She woke in a bed, in a place with no traffic sounds and the smells of the forest wafting in. She opened her eyes slowly, feeling for pain and finding none. Her master owned no place that smelled like this. Had his son found her? Had…

A woman smiled at her. She was dressed in soft colors and soft fabrics; her eyes were blue and her hair was brown, and she was not wearing a collar. She was holding a tablet, and sitting comfortably near Shauna’s bedside. “Welcome.” Even her voice was soft. “You are in the Rescue Shelter.”

“Thank-” she swallowed to wet her throat, and tried again. “Thank you, ma’am.” The room she was in was not large – big enough for the bed and the chair, a small dresser and a big window. But they were the only ones in it. “What-“

“The Rescue Shelter is a recovery facility for abused slaves.” Even though the woman’s voice was still gentle, there was an edge to the words. “When you were brought in, you had quite a bit of damage, and most of it could not be explained away by the culvert in which you were found.”

Shauna winced. There had been “damage,” yes. She had done her best to hide it, for as long as she could. Her owner loved his son.

“We’ve documented all of it. A tenth of it would be enough to have you removed from the home, you know.”

Shauna had not known. She looked away from the earnest, soft woman. “Slaves that get removed, they don’t get sold to nice places, do they? They don’t get to be Chatelaines or Head Cooks or, or Companions.”

The woman smiled again, gently but proudly. “When you are recuperated, I can introduce you to several people who have gone through either this Rescue Shelter or another like it and gone on to hold very esteemed positions indeed. The people who tell you otherwise are those who don’t want you to complain, even when your treatment is illegal and immoral.”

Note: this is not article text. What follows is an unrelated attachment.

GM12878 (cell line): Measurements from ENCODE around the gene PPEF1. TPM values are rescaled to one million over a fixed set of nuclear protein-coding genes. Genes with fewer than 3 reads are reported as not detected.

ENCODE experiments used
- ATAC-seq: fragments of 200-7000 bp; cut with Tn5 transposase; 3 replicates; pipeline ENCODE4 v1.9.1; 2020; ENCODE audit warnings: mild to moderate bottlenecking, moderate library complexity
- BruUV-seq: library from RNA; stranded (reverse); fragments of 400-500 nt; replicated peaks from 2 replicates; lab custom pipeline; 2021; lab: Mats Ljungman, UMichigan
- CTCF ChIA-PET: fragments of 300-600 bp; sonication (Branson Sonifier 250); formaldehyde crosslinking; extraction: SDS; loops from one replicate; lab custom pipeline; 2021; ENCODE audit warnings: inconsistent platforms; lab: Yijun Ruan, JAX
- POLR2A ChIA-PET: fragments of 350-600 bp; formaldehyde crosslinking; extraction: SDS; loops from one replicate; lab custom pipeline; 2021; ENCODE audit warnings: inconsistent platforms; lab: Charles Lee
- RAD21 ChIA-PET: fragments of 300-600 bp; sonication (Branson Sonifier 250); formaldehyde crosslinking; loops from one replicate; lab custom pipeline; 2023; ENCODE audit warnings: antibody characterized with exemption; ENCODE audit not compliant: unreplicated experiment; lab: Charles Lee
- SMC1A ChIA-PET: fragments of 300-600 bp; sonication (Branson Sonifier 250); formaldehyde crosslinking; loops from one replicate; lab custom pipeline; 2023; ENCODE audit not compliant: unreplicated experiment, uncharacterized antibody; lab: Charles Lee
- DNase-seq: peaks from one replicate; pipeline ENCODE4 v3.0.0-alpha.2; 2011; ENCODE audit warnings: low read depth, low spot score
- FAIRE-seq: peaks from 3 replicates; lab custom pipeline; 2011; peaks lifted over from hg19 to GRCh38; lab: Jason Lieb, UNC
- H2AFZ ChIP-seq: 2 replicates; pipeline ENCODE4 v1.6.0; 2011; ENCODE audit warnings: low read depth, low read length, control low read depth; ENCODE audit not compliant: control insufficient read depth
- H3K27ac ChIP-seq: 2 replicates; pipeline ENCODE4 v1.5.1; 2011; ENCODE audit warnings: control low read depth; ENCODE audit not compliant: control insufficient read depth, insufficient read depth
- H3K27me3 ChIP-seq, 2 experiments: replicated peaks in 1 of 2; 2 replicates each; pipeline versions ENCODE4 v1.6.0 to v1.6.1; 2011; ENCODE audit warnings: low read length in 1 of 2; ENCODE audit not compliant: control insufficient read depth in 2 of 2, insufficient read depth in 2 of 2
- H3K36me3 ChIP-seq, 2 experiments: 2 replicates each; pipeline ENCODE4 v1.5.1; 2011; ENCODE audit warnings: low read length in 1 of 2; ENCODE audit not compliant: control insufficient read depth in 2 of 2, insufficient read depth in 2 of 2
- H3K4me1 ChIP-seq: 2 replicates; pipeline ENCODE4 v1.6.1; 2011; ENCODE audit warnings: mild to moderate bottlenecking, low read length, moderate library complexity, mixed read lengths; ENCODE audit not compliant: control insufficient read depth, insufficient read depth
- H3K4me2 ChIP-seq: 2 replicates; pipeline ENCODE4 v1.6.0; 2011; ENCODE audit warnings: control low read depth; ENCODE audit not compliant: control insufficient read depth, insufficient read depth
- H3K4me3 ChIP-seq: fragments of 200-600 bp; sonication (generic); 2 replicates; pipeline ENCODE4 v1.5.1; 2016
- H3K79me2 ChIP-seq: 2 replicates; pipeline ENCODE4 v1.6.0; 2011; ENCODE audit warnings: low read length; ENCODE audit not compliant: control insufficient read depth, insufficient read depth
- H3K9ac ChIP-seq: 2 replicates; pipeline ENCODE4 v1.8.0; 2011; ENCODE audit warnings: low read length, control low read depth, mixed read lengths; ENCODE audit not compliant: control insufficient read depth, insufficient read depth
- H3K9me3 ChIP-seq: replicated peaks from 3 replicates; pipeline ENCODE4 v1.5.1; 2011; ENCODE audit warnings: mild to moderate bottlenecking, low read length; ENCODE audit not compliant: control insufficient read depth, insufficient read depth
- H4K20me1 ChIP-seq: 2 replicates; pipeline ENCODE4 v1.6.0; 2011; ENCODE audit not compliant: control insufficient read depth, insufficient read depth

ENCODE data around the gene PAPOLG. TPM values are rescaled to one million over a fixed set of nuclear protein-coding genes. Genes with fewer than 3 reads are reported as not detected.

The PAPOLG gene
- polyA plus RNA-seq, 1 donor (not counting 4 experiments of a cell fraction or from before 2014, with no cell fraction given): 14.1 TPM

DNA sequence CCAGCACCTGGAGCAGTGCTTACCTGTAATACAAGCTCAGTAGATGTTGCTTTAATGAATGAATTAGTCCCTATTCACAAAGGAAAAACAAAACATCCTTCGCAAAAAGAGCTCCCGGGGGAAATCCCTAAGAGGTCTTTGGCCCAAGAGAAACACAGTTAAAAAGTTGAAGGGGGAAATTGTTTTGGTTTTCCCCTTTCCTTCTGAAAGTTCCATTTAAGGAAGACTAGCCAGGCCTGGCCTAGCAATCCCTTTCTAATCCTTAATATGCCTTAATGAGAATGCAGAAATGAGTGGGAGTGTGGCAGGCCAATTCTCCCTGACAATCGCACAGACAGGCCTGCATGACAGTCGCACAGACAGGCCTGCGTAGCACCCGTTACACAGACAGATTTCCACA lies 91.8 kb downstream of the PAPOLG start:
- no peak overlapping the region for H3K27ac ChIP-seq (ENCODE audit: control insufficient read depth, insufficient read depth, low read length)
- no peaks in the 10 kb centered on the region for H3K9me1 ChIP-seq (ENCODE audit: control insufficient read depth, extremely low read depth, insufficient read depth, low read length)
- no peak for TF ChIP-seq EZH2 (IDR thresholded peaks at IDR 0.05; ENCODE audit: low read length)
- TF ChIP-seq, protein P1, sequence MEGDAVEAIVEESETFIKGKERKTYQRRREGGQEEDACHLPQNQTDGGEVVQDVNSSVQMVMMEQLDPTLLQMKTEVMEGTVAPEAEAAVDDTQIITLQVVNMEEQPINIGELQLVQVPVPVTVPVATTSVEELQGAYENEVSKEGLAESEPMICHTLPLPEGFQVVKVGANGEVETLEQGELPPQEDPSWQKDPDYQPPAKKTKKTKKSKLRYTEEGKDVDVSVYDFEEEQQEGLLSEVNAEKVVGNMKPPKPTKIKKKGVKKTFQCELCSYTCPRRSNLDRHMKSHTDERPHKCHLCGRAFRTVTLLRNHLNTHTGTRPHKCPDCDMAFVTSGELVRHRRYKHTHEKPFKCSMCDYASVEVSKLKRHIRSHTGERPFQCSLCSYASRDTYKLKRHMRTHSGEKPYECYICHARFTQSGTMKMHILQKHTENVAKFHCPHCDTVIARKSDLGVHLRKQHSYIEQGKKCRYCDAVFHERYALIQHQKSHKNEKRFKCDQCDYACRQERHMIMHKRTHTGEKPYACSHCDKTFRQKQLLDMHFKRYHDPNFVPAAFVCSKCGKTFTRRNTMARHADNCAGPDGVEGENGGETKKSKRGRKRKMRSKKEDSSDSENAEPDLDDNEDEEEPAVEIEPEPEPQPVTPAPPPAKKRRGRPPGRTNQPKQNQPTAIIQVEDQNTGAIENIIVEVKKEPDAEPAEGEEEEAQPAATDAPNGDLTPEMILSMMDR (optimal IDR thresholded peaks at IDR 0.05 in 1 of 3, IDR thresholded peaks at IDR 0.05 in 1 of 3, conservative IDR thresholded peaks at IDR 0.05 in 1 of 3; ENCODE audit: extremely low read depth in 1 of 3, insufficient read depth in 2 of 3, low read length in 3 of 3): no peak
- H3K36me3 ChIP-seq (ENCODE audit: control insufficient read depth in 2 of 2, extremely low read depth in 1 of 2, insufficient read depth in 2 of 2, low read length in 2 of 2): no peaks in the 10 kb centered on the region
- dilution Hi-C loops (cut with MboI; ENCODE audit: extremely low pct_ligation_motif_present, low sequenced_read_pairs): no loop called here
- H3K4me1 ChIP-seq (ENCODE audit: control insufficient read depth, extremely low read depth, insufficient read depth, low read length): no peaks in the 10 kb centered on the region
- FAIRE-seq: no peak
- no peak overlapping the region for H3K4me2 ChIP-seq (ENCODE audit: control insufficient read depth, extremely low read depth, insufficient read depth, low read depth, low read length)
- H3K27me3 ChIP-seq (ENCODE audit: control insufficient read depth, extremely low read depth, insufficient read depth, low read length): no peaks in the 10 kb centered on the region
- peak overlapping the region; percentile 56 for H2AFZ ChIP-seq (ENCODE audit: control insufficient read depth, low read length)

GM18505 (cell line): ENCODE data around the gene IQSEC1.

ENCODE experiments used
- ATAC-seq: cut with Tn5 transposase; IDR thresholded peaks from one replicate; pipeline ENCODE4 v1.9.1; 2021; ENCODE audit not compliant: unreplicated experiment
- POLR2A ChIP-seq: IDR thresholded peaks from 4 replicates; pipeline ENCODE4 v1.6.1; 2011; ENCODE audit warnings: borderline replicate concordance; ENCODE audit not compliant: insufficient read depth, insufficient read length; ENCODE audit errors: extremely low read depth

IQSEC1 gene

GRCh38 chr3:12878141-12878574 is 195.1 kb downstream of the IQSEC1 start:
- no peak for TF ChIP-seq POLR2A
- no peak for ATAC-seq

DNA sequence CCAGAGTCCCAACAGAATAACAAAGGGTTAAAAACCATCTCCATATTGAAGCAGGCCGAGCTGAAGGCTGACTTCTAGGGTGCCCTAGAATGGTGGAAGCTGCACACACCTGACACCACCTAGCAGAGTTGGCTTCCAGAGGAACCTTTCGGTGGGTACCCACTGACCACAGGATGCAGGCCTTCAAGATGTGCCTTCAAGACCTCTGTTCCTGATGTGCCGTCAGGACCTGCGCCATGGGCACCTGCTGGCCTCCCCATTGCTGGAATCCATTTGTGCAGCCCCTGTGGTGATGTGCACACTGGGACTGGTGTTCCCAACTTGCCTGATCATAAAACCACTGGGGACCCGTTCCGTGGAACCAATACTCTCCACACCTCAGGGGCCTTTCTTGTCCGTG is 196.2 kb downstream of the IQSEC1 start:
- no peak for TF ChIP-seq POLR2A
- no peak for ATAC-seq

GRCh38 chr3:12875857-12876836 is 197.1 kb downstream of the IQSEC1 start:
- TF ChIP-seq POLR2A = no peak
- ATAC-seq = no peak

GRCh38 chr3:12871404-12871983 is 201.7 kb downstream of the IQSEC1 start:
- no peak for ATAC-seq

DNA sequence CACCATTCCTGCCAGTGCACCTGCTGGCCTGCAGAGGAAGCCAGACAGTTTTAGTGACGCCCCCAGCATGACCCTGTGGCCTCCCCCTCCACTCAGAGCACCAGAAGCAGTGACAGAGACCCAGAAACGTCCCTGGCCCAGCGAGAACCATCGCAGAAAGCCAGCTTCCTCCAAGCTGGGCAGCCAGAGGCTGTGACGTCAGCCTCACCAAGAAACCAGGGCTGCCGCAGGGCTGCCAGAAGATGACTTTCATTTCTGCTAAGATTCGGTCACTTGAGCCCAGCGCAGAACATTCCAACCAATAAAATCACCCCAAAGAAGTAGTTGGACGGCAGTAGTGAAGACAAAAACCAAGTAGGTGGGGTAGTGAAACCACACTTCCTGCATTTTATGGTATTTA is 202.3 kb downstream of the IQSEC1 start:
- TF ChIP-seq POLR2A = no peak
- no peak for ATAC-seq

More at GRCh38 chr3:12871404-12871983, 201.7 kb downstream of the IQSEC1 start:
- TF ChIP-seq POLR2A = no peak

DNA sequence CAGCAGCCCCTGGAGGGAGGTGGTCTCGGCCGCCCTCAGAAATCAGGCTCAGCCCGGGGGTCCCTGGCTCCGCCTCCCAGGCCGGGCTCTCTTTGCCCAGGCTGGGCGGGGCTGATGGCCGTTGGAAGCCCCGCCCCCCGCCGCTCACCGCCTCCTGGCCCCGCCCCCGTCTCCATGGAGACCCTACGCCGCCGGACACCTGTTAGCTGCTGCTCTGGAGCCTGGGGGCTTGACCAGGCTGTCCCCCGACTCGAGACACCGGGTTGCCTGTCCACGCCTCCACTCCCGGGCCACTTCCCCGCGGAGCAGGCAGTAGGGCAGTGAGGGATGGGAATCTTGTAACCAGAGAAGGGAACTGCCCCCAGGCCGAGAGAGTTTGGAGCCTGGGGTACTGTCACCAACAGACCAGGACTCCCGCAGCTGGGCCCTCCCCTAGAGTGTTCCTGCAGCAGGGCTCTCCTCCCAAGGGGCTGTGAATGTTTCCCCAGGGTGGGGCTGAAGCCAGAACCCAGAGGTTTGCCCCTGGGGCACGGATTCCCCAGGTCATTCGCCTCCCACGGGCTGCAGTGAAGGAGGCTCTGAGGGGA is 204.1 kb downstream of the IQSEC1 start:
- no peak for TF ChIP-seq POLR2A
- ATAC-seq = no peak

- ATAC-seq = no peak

“You’re… you’re not an abolitionist, are you?”

“Oh, no. I’m not one of those sad people who wants to do away with the whole system, no. I just want the system to work the way it’s supposed to. Now…” She looked at her tablet and smiled, before meeting Shauna’s eyes again. “Your collar data chips were damaged, I imagine in the fall. Would you like to tell us your former owner’s name?”

Former. Shauna swallowed. “No, ma’am, please. It wasn’t his fault.”

“Very well. Would you like to tell us your name?”

Shauna shook her head and pressed her lips together. Her name was on record. There were only so many slave-Shaunas in the country.

“All right.” The woman moved things around on her tablet for a moment. “We could call you… ah, that’s a good one. How does Hope sound?”

Unbelievable. But… nice. “I like it,” Shauna – Hope – offered.

“Then that’s what we’ll call you. Nice to meet you, Hope.” The woman half-bowed from her chair. “I’m Cariadad ni Rougan, but you can call me Carrie.”

Tír na Cali has a landing page here.

Setting notes: grey eyes & red hair indicate being a part of the ruling class, thus Cariadad’s blue eyes are comforting because she is probably not high-class.

ni Rougan is interesting because only bastards take “daughter of their father” such (and the ap Gwydion, but they’re another story); a bastard is someone whose mother has no name (i.e., a slave) or would not claim her.

This entry was originally posted at http://aldersprig.dreamwidth.org/902969.html. You can comment here or there.

Please follow and like us:
error